Despite attempts by the Government to bury the news, the latest update of Australia’s National Greenhouse Gas Inventory from the Department of the Environment and Energy show that the total emissions of carbon dioxide equivalents (CO2e) are rising.
Based on the following figure from page 3 of the report, the Prime Minister likes to emphasise that “we’ve got emissions per capita at the lowest level in 28 years.”
But total emissions, however, have continued to rise. The following figure (p. 40) shows how emissions fell between 2007 (around the time that Kevin Rudd, a former Prime Minister, described climate change as “the great moral challenge of our generation“) and 2013 when Tony Abbot was elected with a promise to abolish carbon pricing, but have steadily increased ever since.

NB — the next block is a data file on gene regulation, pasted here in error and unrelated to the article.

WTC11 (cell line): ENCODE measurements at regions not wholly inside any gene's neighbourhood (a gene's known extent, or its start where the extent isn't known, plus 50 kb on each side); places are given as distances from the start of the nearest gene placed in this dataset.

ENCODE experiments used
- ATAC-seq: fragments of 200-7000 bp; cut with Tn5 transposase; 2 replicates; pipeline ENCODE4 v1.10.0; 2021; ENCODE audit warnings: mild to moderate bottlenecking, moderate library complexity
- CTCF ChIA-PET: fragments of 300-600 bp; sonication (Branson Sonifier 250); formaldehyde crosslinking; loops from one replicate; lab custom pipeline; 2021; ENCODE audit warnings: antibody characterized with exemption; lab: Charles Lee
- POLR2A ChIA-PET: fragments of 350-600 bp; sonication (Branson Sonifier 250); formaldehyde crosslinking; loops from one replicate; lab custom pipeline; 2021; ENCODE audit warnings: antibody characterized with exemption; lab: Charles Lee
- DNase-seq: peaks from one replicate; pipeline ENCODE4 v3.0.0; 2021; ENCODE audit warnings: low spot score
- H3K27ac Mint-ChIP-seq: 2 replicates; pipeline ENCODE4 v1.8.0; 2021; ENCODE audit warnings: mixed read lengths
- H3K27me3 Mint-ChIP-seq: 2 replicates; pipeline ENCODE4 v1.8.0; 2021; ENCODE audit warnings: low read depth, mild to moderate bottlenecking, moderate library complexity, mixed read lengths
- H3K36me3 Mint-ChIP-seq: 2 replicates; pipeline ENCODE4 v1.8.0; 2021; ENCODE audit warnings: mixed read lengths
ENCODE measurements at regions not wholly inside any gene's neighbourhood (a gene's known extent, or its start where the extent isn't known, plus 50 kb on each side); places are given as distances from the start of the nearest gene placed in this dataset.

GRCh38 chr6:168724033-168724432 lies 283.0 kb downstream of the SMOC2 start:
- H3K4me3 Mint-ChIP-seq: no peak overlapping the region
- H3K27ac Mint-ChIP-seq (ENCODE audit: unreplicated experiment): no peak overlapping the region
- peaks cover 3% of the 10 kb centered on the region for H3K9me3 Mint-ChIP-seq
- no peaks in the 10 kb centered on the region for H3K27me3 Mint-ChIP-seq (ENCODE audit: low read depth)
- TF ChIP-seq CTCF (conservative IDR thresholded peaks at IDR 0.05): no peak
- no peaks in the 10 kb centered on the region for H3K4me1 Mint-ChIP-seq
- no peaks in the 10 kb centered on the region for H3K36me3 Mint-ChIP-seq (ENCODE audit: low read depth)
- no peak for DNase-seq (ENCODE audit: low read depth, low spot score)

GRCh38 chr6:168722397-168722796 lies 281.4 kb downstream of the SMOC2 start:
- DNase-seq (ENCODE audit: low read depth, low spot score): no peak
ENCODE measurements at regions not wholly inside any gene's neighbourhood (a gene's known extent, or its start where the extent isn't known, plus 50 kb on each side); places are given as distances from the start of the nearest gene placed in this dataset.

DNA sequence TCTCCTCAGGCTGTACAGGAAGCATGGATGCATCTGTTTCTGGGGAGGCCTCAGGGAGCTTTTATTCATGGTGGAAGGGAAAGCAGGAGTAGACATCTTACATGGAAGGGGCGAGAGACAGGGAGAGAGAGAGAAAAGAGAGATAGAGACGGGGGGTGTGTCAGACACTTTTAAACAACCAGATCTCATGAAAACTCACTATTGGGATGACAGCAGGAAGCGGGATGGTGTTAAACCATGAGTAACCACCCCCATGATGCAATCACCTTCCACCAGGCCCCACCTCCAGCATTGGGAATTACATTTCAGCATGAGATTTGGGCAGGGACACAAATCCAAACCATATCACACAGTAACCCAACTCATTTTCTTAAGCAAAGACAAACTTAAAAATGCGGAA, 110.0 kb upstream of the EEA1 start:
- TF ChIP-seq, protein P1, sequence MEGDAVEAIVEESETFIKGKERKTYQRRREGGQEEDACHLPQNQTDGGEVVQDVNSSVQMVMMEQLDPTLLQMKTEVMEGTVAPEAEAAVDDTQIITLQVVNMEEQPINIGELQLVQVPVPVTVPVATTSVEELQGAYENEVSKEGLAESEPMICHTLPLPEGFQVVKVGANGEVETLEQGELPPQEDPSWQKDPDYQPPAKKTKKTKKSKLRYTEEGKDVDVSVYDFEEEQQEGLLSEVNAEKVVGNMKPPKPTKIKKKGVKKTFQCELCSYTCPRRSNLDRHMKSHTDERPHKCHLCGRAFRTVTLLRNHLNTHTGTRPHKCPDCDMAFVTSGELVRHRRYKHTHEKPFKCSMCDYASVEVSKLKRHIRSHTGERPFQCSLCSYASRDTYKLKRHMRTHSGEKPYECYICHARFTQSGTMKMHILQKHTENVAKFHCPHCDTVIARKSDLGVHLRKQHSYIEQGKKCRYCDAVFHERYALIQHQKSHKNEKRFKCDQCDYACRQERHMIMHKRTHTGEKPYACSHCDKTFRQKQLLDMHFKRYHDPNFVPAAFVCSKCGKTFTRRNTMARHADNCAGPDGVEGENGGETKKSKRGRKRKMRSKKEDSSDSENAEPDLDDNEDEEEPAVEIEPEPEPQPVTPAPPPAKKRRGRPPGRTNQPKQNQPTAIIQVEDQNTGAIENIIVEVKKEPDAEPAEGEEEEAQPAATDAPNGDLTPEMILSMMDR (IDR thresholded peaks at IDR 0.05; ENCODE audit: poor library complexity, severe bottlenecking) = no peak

According to the ABC, the report was released late last Friday, which was a public holiday in Victoria, the start of a long weekend in three other states (NSW, ACT and SA), just before the NRL and AFL grand finals (major national football codes for anybody outside of Australia), and just after the release of the Interim Report of the banking royal commission. It is hard to believe that the timing of the release was anything but an attempt to bury the news—the Government had received the report nearly 2 months earlier.
It’s no wonder they tried to bury it. Using unofficial emission figures released by NDEVR Environmental two weeks earlier, the Guardian shows that Australia is well on track to miss the Paris climate targets.
When emissions from land use, land use change and forestry are excluded (which are difficult to estimate and monitor), emissions are the highest since records began in 2002.
The Government continues to claim that Australia will meet its Paris targets, ignores or minimises the likely impacts of climate change, refuses to tackle Australia’s reliance on fossil fuels, and has no meaningful policy to reduce CO2 emissions. It is simply not good enough.
If you liked this post please follow my blog, and you might like to look at:
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- Give Frank a Break! (A humorous video about the serious issue of plastic pollution)
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